The thing that I found the most encouraging, though, is that there are over 100 kids in our community excited about theatre. A lot of the kids were pretty young, and I hope that this weekend's experience (and disappointment for all but about 7 of them) doesn't kill that excitement. A lot of parents told me they were here because the kids asked for it -- not because the parents were pushing them. One mom told be how stunned she was when her normally shy daughter asked if she could please audition for the show -- and even more stunned when she actually went through with it and sang and read and did all this stuff she never imagined her daughter being brave enough to do. Granted this experience inspired me to have dreams all weekend about armies of singing children descending upon me, but it also made me think that the future is pretty darn swell if our community has that many kids who are so inspired by acting.

Tuesday, May 11, 2010

Idol Goes to the Movies

Sorry, friends, the long-awaited sequel to From Justin to Kelly is not heading to theaters. Instead, tonight was the night that the Idols were asked to pick a song from a motion picture. Sigh. They keep asking the Idols to prove that they are contemporary artists, and then they keep asking them to draw from a well full of stagnant water. The list of songs the Idols had to choose from (as seen on I-Tunes) was full of treacly ballads and songs that are so dated they make my bell bottoms look hip. "Eye of the Tiger"? "Moon Frickin' River"? Seriously? For the most part, the Idols chose wisely, but there still was this whiff of karaoke floating through much of the night since many of the songs just didn't lend themselves to anything other than pretty faithful performances.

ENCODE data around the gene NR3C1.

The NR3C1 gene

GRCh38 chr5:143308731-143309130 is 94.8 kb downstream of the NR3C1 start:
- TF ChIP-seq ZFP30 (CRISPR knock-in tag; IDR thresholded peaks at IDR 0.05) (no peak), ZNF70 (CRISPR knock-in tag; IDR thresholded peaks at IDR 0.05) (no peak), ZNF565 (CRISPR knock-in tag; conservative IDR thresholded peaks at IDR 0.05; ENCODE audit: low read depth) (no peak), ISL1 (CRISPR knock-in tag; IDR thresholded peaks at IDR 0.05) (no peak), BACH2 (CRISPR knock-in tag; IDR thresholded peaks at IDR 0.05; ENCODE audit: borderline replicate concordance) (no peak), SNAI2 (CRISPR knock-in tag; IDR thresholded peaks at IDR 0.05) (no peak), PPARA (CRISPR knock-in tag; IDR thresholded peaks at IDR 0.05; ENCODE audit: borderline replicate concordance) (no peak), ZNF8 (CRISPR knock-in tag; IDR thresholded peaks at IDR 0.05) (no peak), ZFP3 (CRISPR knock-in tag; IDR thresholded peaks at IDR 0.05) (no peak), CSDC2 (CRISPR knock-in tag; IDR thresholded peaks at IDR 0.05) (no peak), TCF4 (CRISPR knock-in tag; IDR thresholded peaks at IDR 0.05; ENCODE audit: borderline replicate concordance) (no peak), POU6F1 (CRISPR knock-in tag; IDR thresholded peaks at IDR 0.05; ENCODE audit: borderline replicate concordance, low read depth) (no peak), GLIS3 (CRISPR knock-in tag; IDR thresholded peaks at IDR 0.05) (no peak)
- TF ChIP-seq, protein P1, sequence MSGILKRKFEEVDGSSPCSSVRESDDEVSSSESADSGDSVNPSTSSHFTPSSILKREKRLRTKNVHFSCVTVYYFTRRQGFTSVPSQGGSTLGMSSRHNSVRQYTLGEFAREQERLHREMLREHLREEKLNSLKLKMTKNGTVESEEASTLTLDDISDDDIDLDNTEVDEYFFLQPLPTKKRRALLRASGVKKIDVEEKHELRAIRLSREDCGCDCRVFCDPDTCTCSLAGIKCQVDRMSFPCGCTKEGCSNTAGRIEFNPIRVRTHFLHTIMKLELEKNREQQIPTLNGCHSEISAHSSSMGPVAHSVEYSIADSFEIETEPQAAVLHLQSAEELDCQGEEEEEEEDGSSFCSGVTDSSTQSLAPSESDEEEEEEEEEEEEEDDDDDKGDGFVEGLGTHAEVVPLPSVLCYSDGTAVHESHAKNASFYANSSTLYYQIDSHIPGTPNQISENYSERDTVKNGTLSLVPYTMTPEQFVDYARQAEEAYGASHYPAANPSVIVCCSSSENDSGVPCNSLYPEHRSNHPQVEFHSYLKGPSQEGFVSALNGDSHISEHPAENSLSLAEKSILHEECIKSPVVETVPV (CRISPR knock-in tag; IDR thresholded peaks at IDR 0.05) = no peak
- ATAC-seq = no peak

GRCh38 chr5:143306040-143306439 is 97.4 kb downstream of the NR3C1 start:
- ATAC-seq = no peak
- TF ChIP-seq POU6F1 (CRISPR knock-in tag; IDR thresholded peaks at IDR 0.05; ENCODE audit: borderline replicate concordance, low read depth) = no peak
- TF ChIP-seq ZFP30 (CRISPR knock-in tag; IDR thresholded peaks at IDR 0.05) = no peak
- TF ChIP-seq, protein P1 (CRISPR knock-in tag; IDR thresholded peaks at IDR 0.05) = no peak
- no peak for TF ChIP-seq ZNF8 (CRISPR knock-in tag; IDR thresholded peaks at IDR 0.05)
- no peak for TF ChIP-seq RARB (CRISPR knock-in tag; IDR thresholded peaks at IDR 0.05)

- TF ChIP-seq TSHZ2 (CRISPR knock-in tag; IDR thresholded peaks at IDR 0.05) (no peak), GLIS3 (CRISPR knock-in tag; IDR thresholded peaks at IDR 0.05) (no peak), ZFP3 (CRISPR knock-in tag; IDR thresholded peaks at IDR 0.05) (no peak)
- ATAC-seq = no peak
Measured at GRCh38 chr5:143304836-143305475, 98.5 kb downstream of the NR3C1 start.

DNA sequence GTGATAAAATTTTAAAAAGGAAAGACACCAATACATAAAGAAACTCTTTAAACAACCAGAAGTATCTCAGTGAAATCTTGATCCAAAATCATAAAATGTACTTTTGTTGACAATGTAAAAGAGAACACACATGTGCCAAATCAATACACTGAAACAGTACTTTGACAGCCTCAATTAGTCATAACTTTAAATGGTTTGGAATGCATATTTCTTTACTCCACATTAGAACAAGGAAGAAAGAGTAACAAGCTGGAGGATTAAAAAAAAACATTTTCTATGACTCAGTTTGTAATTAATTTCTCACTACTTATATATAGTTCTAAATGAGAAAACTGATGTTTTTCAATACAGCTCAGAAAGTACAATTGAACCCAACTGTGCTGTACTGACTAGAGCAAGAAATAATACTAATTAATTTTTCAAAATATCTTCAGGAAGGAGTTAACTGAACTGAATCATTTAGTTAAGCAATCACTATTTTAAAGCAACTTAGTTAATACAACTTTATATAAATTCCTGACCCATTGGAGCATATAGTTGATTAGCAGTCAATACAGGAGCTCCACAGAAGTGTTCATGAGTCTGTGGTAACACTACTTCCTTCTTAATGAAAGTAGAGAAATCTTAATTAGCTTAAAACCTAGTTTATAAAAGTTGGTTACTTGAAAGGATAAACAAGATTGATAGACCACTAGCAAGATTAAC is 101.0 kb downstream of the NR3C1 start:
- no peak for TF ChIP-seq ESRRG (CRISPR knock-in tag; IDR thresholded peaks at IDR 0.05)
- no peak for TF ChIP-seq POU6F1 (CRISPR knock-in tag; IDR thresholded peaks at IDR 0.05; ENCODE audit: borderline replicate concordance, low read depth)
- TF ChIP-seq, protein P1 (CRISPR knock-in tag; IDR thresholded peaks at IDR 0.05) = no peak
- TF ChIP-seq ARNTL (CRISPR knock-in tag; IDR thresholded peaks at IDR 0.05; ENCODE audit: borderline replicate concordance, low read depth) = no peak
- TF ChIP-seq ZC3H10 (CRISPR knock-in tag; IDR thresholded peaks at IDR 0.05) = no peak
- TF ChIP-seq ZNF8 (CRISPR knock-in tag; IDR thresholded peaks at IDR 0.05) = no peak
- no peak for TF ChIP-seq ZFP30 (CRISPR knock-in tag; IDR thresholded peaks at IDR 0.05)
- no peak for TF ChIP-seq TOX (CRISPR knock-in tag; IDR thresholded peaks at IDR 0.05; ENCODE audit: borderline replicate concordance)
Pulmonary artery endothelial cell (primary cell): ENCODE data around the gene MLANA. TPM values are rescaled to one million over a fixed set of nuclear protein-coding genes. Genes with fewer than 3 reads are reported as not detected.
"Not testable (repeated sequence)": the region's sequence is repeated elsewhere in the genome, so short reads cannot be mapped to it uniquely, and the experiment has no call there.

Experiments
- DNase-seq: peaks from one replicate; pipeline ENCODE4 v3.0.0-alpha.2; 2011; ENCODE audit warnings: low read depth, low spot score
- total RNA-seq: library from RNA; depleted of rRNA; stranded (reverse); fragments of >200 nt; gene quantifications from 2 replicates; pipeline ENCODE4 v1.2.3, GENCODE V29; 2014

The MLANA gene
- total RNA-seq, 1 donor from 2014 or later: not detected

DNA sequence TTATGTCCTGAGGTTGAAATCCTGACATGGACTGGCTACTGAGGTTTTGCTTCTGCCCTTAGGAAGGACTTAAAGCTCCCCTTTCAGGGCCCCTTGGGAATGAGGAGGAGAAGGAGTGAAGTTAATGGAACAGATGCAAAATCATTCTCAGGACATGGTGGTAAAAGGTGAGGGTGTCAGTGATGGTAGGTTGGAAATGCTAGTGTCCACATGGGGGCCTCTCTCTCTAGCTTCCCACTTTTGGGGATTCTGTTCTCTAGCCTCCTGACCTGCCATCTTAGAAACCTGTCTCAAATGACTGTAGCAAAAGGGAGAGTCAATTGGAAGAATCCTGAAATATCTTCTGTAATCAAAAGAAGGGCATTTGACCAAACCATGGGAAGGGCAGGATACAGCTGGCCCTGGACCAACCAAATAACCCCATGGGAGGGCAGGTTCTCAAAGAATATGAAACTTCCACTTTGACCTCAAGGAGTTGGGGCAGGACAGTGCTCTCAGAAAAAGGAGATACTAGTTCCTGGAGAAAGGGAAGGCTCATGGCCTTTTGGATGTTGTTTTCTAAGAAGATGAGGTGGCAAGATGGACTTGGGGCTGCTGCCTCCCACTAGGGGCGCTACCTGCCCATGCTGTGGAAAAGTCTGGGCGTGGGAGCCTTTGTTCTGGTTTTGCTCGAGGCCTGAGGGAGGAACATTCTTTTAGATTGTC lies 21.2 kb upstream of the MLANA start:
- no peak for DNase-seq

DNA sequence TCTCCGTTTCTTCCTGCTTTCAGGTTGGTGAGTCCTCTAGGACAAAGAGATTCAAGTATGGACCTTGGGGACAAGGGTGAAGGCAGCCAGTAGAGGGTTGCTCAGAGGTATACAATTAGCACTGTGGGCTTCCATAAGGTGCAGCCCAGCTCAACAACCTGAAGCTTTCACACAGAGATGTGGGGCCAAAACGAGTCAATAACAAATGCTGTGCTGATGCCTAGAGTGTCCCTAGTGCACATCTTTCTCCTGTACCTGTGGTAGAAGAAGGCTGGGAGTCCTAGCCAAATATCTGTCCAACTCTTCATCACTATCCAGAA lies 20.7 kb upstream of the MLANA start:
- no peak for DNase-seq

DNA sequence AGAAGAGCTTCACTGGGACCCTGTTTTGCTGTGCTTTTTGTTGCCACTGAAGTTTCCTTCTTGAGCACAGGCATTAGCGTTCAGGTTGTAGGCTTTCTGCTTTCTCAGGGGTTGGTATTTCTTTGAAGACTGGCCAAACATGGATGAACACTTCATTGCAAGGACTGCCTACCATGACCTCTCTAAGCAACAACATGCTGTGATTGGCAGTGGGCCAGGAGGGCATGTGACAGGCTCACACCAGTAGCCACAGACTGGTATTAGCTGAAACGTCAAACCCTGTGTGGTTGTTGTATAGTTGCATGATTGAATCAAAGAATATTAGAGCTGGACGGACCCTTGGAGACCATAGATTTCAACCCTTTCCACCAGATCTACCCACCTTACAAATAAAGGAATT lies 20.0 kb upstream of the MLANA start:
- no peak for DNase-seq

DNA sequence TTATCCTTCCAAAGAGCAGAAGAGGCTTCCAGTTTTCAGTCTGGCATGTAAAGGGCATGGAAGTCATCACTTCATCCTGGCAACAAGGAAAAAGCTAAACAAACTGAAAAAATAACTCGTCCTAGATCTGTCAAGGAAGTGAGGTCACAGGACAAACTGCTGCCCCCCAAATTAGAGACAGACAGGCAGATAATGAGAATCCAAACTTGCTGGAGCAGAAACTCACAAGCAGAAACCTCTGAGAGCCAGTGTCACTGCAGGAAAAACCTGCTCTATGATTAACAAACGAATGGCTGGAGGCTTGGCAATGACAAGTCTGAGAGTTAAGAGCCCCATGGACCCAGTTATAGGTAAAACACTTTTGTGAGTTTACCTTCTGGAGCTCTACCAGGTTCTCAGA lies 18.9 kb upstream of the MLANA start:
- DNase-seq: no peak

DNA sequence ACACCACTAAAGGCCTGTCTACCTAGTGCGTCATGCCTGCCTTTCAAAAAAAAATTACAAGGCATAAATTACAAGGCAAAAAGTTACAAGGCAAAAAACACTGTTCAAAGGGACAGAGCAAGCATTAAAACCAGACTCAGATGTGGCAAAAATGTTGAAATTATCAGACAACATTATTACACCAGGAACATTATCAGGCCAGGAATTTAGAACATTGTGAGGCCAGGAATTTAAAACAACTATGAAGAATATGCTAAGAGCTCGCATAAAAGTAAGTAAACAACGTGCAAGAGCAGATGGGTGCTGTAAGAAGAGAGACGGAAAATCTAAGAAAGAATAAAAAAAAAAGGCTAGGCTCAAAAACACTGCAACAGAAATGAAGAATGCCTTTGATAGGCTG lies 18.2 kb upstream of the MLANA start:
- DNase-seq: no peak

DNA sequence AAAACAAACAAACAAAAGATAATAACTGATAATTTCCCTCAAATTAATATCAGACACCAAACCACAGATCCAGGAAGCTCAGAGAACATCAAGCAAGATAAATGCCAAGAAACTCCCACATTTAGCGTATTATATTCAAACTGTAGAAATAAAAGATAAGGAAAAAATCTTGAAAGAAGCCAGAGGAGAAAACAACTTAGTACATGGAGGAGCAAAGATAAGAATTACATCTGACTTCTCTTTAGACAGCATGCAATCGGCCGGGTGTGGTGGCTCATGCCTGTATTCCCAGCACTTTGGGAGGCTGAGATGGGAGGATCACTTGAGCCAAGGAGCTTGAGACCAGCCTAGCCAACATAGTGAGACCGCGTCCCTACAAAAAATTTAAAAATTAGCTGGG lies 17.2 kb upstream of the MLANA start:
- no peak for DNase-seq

There were two real saving graces tonight. One was the fact that the show once again had the contestants pair up to perform duets. This device last year led to the incendiary Adam Lambert-Allison Iraheta duet on "Slow Ride." This year, we got a magnificent duet from Crystal and Lee on "Falling Slowly." It was truly gorgeous. Casey and Michael's performance of "Have You Ever Really Loved a Woman" didn't even come close to Lee and Crystal, but it did give us Ellen's delightful quip: "Why, yes, I have really loved a woman."

The other saving grace was Jamie Foxx. Last year, when Jamie showed up as a mentor, I was dubious. Then and now, though, Jamie proved himself to be a thoughtful, insightful mentor. I loved how he challenged the singers to be artists and not just contestants. He's honestly one of the best mentors they've had. His focus on performance and artistry seems like it really helps contestants. Seriously, I just love the guy.
Okay, on to the rankings:
1. Crystal Bowersox ("I'm All Right") Crystal kind of took it easy the past couple weeks, choosing quirky, low key songs rather than big belters. As a result, Crystal was knocked around a little by the judges, so much so that suddenly Lee became the new de facto winner in their eyes. Crystal came punching her way out of the box this week though with a rockin', crunchy take on the Caddyshack theme song. I'm with Ellen and Kara -- she didn't just make the song her own; she made it better. She added a soul to the song that had never been there before. Suddenly, a song that previously only made me dance like a gopher puppet when I heard it became cool. funky, and a song I would like to have on my I-Pod. Like now. It may have been a perfect strategy from Mamasox in that it took the glare of "pre-determined winner" off her if ever so briefly and allowed her to save some vocal ammo for the weeks when that ammo really is needed.